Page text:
There are many personality traits contributing to success in life: general intelligence, emotional intelligence, ear for music, physical attractiveness, etc. Some matter more, some less, but one matters most: an ability to control yourself.
In the 1970s, Walter Mischel and Ebbe B. Ebbesen at Stanford University conducted a set of harsh but extremely important experiments. They left children, aged four to six, alone in a room with a marshmallow and said they could eat the marshmallow right away, but if they waited until the researcher returned, they could have two marshmallows. Some kids ate the marshmallow and some waited. Years later, in the followed-up on the experiment, tracking down hundreds of participants, it was found that those who resisted the enticing treat went on to achieve higher grades and better test scores. They were more popular, earned more money, and were less likely to use drugs or gain excessive weight. Researchers were astonished how accurately the marshmallow test predicted adult behavior and success in all critical aspects of life.
Another study tracked 1,000 people born in New Zealand in 1972 and 1973 from birth to age 32 and found that those with strong self-control were healthier, happier and more successful. The researchers defined self-control as a set of skills like conscientiousness, self-discipline and perseverance, as well as being able to consider the consequences of actions in making decisions.
Bases on these and other studies, social psychologist Roy Baumeister concluded that willpower is just another name for the one’s ability to exercise self-control), much like a muscle, tends to get tired if extensively used. He coined the term “ego depletion” to describe overstretched people’s reduced capacity to control their thoughts, emotions and behavior. The willpower is a depleted resource and can be utilized to resists one temptation or another. For example, staying patient with a bad-tempered child drains your reservoir of self-control, making it harder to abstain from ice cream. Hence, the advice he gives in his groundbreaking book “Willpower: Rediscovering the Greatest Human Strength”: focus on one task or self-improvement goal at a time. Trying to reach several goals at once leaves you with less energy because you use “the same stock of willpower for all manner of tasks.”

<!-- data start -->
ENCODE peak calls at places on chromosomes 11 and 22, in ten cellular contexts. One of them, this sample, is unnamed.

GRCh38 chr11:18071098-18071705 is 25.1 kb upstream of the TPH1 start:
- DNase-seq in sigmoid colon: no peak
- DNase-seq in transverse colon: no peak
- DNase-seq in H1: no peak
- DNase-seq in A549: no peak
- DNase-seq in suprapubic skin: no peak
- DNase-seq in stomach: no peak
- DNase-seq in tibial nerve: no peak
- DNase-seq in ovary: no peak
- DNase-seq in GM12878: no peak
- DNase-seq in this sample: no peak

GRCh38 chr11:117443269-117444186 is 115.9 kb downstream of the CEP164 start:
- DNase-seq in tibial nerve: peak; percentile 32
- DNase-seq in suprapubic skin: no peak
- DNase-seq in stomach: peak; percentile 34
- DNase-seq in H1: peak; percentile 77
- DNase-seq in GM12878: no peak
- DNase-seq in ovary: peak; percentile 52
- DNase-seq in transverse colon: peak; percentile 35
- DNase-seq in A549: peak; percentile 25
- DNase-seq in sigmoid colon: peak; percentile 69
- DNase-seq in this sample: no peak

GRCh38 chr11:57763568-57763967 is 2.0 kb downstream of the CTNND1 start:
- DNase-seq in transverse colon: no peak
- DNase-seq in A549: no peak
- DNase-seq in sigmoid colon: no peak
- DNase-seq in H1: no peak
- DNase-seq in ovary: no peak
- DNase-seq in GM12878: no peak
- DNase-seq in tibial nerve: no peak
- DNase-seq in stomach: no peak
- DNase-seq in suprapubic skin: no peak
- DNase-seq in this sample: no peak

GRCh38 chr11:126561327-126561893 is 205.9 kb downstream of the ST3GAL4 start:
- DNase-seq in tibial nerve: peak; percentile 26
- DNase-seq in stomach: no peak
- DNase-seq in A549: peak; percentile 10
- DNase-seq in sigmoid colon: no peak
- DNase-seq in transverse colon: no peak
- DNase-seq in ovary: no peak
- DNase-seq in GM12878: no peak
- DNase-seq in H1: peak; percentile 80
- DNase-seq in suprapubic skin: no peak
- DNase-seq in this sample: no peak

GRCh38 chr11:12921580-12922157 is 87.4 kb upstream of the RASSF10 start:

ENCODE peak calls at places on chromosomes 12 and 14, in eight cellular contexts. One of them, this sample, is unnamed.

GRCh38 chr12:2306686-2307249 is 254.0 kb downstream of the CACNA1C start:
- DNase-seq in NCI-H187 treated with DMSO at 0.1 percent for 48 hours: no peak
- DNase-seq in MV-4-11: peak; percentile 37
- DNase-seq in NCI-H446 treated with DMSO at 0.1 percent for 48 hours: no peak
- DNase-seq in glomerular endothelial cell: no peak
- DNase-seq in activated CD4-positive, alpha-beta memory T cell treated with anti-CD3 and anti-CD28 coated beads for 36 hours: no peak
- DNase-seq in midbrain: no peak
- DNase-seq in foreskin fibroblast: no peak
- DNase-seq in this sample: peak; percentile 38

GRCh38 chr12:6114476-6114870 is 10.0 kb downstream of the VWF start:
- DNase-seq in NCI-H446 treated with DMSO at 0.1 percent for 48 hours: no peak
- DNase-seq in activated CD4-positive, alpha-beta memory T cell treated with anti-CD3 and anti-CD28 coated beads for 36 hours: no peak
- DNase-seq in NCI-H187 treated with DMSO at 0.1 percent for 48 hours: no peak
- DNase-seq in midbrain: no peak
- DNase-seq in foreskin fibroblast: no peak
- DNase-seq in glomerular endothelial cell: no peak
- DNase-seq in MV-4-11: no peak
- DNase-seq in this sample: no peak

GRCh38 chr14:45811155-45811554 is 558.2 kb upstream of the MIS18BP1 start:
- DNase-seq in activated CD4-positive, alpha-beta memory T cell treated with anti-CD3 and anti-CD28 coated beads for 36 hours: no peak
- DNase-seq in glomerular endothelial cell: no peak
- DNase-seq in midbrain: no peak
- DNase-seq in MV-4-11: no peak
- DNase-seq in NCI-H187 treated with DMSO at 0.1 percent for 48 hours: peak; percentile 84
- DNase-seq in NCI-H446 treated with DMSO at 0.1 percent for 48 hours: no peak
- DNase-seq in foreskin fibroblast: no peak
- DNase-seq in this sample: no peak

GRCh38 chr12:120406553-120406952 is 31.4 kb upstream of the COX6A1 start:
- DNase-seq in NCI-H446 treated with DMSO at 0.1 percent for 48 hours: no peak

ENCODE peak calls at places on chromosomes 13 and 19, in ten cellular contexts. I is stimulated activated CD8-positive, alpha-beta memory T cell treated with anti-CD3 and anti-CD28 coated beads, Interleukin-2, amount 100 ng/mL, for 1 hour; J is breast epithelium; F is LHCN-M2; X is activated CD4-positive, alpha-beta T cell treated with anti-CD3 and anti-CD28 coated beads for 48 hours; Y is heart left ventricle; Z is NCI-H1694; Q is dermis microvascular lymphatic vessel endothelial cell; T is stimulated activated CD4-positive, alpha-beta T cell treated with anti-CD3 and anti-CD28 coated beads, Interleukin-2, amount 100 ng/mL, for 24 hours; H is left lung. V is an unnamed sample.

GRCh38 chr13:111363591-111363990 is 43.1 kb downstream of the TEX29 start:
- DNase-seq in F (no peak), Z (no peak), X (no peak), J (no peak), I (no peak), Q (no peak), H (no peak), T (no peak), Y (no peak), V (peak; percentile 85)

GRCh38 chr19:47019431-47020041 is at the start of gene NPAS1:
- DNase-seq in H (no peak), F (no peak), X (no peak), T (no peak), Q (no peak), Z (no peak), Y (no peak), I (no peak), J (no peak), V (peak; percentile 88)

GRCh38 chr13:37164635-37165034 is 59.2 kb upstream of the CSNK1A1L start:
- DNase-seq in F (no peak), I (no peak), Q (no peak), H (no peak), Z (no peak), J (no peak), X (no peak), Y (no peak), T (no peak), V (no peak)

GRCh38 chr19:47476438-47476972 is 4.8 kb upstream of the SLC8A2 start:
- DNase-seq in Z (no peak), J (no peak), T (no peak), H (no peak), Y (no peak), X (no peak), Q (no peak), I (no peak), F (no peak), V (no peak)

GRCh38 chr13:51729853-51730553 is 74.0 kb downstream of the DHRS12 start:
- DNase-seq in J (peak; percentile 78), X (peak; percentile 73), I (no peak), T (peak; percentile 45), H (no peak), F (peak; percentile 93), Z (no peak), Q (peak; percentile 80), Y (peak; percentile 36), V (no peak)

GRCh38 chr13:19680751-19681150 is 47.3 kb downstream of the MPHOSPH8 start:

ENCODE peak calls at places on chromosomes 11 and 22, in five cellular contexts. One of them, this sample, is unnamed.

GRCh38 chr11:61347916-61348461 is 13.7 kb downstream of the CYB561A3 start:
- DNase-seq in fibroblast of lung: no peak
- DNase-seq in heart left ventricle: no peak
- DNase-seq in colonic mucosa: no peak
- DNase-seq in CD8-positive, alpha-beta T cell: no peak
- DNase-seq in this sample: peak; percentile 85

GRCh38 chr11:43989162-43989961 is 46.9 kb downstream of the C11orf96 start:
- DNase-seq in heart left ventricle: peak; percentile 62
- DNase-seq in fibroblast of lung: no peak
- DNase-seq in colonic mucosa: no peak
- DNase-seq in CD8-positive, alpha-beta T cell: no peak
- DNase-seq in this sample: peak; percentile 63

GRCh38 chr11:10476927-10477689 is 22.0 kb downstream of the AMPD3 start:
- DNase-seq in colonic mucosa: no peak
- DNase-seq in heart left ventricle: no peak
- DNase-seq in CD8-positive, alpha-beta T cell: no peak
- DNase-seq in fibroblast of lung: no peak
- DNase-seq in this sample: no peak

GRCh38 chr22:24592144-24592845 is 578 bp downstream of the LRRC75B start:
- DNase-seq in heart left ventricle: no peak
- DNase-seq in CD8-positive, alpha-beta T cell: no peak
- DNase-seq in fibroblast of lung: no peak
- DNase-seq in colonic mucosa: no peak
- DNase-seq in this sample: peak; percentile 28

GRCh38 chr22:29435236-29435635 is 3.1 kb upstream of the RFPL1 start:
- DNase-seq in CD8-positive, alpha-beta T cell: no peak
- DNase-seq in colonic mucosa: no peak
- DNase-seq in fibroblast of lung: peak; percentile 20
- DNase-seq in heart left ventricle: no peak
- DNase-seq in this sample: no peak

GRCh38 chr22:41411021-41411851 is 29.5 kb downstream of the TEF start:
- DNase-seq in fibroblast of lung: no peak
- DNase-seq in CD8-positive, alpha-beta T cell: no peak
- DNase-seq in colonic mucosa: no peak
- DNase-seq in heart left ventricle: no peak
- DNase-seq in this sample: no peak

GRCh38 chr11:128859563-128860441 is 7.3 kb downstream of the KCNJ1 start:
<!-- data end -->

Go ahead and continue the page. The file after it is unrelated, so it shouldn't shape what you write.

Willpower is also easily depleted by stress. During college exams, students’ self-control almost evaporates from everywhere, including diet, personal hygiene and social matters. Temptations they successfully resisted earlier, like drinking or staying up late, became much harder to deal with when exams were close. Conserving willpower, so it can be used to make a leap forward, might be a good strategy.
Another important finding made by psychologists in Baumeister’s lab was a link between glucose and willpower. The human body uses glucose as it exercises self-control. Lack of sugar may result in one’s impaired self-control skills. Since it does not make sense to cure one illness by making another one worse, Baumeister offered the following strategies to replenish the willpower:
- Feed the beast – Eat breakfast; do not take on demanding tasks when you are hungry;
- When you eat, go for the slow burn – Avoid foods with a high glycemic index, such as white bread, white rice, snacks or fast foods. Eat foods with a low glycemic index, such as vegetables, nuts, raw fruits, olive oil, fish and lean meats;
- When you are tired, sleep – Resting reduces your body’s glucose requirements and improves its ability to use glucose in the bloodstream, hence improving your ability to resist temptations.
The first steps in regulating self-control are setting realistic goals and honestly tracking your progress. Technology makes self-monitoring easy, allowing you to track your spending, financing, eating, drinking, sleeping, working out, etc. One of the best things you can do to make you move fast is to share information on your goals and progress. As Baumeister’s experiments showed, sharing information keeps people on track toward achieving their goals. “People care more about what other people know about them than about what they know about themselves.”
Baumeister found that you social environment may not only speed up but also slow down your progress. The people with whom you associate influence your behavior. For example, people drink more when they are surrounded by excessive drinkers, and eat more when their family or friends are obese.
Willpower wears out like a muscle, revives like a muscle, and can be trained like a muscle. Researchers found that changing one habit – such as sitting up straight instead of slouching – increases your willpower over time. Strengthening your willpower in one area leads to benefits in others, and the regular moderate willpower exercise (like constant maintaining tidy desk and good personal hygiene) is the best thing you can do to secure your success in self-control, and, ultimately in life.